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Unveiling space chemistry via cold coulomb crystals
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Unveiling space chemistry via cold coulomb crystals
by Clarence Oxford
Los Angeles CA (SPX) Apr 17, 2024

The seemingly empty interstellar space is a bustling hub of atoms, ions, and molecules, comprising the Interstellar Medium (ISM). This vast expanse has been a focal point for scientists, with over 200 unique molecules discovered in its cold, low-pressure confines. The interplay of chemistry, physics, and astronomy is crucial as researchers from these disciplines explore the types of chemical reactions occurring in the ISM.

Recent insights are presented in the Journal of Physical Chemistry A by JILA Fellow and Physics Professor at the University of Colorado Boulder, Heather Lewandowski, and former graduate student Olivia Krohn. They have developed experiments using Coulomb crystals-cold pseudo-crystalline structures-to simulate ISM conditions and observe the interactions between ions and neutral molecules.

Their experiments employ precise laser cooling and mass spectrometry to control quantum states, successfully replicating ISM chemical reactions. "The field has long considered which chemical reactions are crucial in understanding the ISM's composition," states Krohn. "Ion-neutral molecule reactions are a key group, and our experimental setup is ideal for studying these reactions at relatively cold temperatures."

The Lewandowski group initiated their experiment by loading an ion trap with various ions in an ultra-high vacuum chamber, introducing neutral molecules separately. Despite knowing the reactants, the resulting products were not always predictable, enhancing the mystery and intrigue of ISM chemistry.

Krohn adds, "CCl+ ions, derived from tetrachloroethylene and expected in various space regions, were part of our tests. The challenge lies in their synthesis, which involves UV lasers that break down tetrachloroethylene, creating complex ion fragments."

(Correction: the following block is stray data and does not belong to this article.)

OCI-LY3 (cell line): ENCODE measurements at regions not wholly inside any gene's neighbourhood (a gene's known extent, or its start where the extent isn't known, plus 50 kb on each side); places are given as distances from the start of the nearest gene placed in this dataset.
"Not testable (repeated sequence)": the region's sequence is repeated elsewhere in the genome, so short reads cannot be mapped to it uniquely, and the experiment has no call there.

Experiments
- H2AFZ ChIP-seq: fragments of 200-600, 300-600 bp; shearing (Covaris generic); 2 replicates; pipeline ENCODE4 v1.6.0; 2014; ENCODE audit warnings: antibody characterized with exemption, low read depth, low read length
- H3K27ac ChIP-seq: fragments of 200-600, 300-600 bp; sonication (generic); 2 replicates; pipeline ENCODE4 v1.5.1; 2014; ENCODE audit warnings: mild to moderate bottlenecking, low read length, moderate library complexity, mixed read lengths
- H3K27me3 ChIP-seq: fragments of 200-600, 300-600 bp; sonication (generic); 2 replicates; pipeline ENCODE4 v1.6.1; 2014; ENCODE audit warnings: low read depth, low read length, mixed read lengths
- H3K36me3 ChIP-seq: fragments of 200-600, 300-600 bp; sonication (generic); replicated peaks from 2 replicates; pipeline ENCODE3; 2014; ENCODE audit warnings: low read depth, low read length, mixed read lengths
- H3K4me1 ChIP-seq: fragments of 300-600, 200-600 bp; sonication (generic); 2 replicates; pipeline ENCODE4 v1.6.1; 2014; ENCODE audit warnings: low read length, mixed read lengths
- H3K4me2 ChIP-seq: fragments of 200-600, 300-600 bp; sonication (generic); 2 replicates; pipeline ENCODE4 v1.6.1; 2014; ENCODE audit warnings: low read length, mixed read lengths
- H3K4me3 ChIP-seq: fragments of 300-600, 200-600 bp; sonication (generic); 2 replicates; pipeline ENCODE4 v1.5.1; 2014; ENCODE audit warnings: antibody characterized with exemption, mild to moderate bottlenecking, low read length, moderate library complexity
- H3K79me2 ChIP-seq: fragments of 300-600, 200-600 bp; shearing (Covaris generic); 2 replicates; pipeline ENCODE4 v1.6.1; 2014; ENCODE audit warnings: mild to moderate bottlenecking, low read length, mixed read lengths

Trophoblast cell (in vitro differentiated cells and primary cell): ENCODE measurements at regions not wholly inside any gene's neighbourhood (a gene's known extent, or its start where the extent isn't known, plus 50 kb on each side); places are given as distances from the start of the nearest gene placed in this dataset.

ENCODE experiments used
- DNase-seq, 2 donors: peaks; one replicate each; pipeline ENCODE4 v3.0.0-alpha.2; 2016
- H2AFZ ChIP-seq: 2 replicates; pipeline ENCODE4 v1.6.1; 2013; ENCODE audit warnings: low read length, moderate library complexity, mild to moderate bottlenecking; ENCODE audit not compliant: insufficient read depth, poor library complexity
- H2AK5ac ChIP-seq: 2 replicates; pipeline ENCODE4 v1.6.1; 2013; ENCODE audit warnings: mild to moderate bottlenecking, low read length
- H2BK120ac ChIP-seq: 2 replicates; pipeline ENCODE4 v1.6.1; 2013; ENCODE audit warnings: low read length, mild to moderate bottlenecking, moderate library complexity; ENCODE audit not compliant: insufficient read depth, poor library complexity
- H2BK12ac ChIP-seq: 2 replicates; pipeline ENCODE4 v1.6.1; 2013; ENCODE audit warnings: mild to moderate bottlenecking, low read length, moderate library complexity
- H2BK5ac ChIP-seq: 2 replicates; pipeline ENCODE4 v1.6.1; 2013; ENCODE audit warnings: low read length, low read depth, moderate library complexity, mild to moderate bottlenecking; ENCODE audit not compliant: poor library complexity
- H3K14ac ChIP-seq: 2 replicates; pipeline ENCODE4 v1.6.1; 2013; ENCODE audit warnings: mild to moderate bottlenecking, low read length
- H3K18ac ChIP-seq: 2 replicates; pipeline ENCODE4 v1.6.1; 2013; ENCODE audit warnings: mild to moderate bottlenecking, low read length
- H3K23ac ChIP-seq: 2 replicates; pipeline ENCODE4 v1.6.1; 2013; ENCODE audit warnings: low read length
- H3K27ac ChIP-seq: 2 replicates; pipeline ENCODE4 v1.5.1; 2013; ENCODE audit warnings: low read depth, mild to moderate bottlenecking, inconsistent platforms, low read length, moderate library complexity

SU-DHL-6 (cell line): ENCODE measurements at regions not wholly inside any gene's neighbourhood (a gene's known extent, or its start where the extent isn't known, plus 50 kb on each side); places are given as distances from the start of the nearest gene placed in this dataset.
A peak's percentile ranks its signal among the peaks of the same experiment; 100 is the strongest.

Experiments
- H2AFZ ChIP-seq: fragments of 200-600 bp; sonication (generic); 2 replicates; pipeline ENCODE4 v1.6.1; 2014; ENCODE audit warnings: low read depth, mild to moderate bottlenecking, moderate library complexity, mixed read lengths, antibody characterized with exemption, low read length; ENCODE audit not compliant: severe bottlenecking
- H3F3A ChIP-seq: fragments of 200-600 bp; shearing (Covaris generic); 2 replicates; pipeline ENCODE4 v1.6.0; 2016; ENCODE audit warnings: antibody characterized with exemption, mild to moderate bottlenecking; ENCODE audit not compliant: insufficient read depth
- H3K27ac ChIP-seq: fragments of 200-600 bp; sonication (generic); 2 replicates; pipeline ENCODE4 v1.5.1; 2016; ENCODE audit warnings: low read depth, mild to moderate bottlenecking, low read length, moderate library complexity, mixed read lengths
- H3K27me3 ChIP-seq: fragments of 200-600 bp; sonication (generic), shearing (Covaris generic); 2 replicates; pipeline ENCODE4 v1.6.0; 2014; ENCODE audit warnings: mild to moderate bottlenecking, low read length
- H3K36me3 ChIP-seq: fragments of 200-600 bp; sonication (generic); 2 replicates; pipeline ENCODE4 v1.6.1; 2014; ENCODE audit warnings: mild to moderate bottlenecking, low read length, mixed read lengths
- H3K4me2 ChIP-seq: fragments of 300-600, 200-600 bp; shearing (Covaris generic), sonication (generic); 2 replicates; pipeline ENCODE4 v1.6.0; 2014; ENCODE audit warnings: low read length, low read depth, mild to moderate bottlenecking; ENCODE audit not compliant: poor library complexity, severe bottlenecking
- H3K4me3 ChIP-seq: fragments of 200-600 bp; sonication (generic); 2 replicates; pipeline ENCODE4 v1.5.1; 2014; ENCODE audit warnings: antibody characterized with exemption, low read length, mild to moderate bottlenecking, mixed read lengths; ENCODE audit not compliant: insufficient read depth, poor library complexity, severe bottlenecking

After the initial filtration, the researchers used Doppler cooling to slow the ions, arranging them into Coulomb crystals within the vacuum chamber's electric fields. This process allowed them to maintain the ions in a trapped state for extended periods, facilitating real-time reaction monitoring.

The experimental trifecta also included time-of-flight mass spectrometry (TOF-MS), enabling the team to analyze the trapped ions and determine the reaction products and their masses. "This technique allows us to substitute hydrogens with deuterium or other isotopes, helping us understand the discrepancies in deuterium-containing molecules observed in the ISM compared to the atomic deuterium-to-hydrogen ratio," explains Krohn.

This comprehensive approach not only deepens our understanding of space chemistry but also opens new avenues for exploring the cosmic chemical landscape. The research is supported by the National Science Foundation and the Air Force Office of Scientific Research.

Research Report:Cold ion-molecule reactions in the extreme environment of a Coulomb crystal

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